Massachusetts, represents Congress at its best, Rep. Alexandria Ocasio-Cortez, D-N.Y., is today’s poster child for Congress at its worst and its most dysfunctional.
Up until this week Ocasio-Cortez was a bright-eyed young congresswoman bursting with wacky ideas along the lines of her frequent companion, Sen. Bernie Sanders, I-Vt., who identifies as an independent democratic socialist.
But she took an ugly turn Thursday. House Speaker Nancy Pelosi, D-Calif., announced that the House would take up a $4.6 billion Senate bill designed to ease the escalating crisis at the U.S.-Mexican border.
It’s far from comprehensive and hardly ideal — more along the lines of a band-aid covering a gaping wound — but it will offer some relief.
The New York Times' Julie Davis reported, "'In order to get resources to the children fastest, we will reluctantly pass the Senate bill,' Pelosi tells House Democrats in 'dear colleague' letter. And with that, she caves and $4.6B in humanitarian aid will clear Congress today."
Within 10 minutes, the freshman congresswoman exploded.
"Under no circumstances should the House vote for a McConnell-only bill w/ no negotiation with Democrats. Hell no," Ocasio-Cortez said. "That’s an abdication of power we should refuse to accept. They will keep hurting kids if we do."
To be clear, it wasn’t a "McConnell-only bill."
It was one of the most bipartisan measures to come out of the Senate in recent years.
The bill was co-written by Senate Appropriations Committee Chairman Richard Shelby, R-Ala., and Co-Chairman Patrick Leahy, D-Vt. It was sent out of the Appropriations Committee on a 30-1 vote, and approved Wednesday on the Senate floor 84-8.
But to Ocasio-Cortez it was a "McConnell-only bill."
Earlier Thursday she told a reporter for The Intercept that “I want to see a clean humanitarian bill.” Her main concern was that the bill not include funding for a border wall or fencing. She said, "They should not be using a humanitarian crisis as a bargaining chip."
The measure that the Senate sent to the House included no funding for a barrier, yet she still whined about the "McConnell-only bill."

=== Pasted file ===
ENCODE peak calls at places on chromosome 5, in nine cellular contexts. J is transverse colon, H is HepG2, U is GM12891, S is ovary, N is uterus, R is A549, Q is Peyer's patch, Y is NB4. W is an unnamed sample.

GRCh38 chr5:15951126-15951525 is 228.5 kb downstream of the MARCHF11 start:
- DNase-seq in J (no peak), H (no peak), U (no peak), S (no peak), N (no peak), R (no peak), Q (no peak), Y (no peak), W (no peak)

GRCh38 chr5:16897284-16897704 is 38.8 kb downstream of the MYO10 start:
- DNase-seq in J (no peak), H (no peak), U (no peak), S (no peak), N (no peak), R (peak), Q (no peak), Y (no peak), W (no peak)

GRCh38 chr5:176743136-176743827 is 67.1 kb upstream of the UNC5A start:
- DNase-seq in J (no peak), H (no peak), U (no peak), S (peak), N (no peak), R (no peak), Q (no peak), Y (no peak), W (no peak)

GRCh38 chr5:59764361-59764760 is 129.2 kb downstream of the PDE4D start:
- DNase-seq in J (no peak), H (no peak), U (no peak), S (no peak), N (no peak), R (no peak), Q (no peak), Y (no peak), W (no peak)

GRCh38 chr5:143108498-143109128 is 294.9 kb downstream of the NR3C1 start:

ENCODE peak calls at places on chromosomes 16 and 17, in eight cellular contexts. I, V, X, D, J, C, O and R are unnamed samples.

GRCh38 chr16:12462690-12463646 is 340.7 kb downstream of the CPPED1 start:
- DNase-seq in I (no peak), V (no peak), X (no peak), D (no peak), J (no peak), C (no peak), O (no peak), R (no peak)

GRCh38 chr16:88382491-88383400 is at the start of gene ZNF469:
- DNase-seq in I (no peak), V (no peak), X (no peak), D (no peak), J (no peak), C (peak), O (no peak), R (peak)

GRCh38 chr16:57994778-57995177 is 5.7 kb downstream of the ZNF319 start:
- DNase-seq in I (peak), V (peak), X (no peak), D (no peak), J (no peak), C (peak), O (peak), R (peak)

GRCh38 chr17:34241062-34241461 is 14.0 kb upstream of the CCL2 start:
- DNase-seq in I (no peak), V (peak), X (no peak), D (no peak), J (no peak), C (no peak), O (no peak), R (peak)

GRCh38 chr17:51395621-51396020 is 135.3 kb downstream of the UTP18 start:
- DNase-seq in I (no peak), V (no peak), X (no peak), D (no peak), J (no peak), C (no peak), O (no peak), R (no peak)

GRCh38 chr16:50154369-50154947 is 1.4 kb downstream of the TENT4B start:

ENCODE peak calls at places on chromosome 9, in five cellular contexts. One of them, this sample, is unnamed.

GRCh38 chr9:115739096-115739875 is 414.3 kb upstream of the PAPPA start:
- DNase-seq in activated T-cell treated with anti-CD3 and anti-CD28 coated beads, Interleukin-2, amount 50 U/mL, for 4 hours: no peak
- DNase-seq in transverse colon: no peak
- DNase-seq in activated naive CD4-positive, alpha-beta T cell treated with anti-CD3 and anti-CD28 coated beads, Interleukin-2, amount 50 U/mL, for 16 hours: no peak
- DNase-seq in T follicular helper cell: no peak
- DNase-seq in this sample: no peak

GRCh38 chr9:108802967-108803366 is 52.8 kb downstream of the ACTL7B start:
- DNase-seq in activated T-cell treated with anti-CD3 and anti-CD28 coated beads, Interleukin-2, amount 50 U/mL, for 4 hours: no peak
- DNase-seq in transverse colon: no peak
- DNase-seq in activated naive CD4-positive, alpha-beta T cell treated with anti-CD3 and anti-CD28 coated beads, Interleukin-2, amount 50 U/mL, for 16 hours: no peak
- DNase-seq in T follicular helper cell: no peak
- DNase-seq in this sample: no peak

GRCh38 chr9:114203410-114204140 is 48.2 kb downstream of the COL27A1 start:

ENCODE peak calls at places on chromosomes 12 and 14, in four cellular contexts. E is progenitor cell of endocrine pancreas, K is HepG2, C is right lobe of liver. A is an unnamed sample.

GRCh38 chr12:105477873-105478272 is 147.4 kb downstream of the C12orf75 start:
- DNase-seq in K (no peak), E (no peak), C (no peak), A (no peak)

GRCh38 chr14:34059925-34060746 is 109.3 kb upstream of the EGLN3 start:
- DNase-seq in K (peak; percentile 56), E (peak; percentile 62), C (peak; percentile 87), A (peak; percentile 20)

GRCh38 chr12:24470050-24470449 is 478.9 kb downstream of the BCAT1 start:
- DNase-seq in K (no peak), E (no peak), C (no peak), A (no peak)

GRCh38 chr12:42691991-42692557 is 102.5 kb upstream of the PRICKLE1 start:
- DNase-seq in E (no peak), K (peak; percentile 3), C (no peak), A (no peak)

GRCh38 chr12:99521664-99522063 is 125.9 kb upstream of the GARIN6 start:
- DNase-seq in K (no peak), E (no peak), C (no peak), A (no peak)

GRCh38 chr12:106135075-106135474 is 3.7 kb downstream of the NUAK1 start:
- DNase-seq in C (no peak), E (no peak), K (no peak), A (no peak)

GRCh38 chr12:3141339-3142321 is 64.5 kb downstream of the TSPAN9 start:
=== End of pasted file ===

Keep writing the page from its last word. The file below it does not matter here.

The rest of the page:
Ocasio-Cortez also objected to the Department of Health and Human Services (HHS) housing unaccompanied alien children (UAC) in private facilities until more suitable arrangements could be found.
They have to be housed somewhere, obviously. HHS reported that "the overwhelming majority of UAC are released to suitable sponsors who are family members within the United States (U.S.) to await immigration hearings."
Rep. Dan Crenshaw, R-Texas, a former U.S. Navy SEAL who lost his right eye in combat, was flummoxed at how much border politics had changed in five short years.
"2014: President advocates for enforcing our sovereignty and curbing illegal immigration. 2019: President advocates for enforcing our sovereignty and curbing illegal immigration, but faces endless criticism for it," he observed. "Securing our border used to be bipartisan. What’s changed?"
He continued, "Our good intentions have led to flawed immigration policies that encourage migrants to take a dangerous journey, and allow human trafficking to thrive. Conditions at the border are unacceptable. People are dying," Crenshaw concluded, "We have to change this. Our system is bad for everyone involved."
Former President Ronald Reagan and Rep. "Tip" O’Neill were about as politically opposite as possible during the 1980s. But they had one thing in common — they were both members of "The Greatest Generation," and as such, knew how to get things done.
Although having little in common, they could still find common ground.
Reagan stated his negotiating philosophy as, "The person who agrees with you 80 percent of the time is a friend and an ally, not a 20 percent traitor."
With that statement in mind, one can easily imaging Reagan and O’Neill sitting in the Oval Office with a tumbler of scotch (neat) in one hand, and possibly a cigar in the other, as they hammer out a piece of future legislation.
But with Ocasio-Cortez it’s either all or nothing — her way or the highway. There’s no negotiating, no middle ground. She could learn a lot from Reagan and O’Neill’s skills —and by following Reagan’s advice she could mature as a person and especially as a lawmaker in the process.
Michael Dorstewitz is a retired lawyer and has been a frequent contributor to BizPac Review and Liberty Unyielding. He’s also a former U.S. Merchant Marine officer and an enthusiastic Second Amendment supporter, who can often be found honing his skills at the range. To read more of his reports - Click Here.
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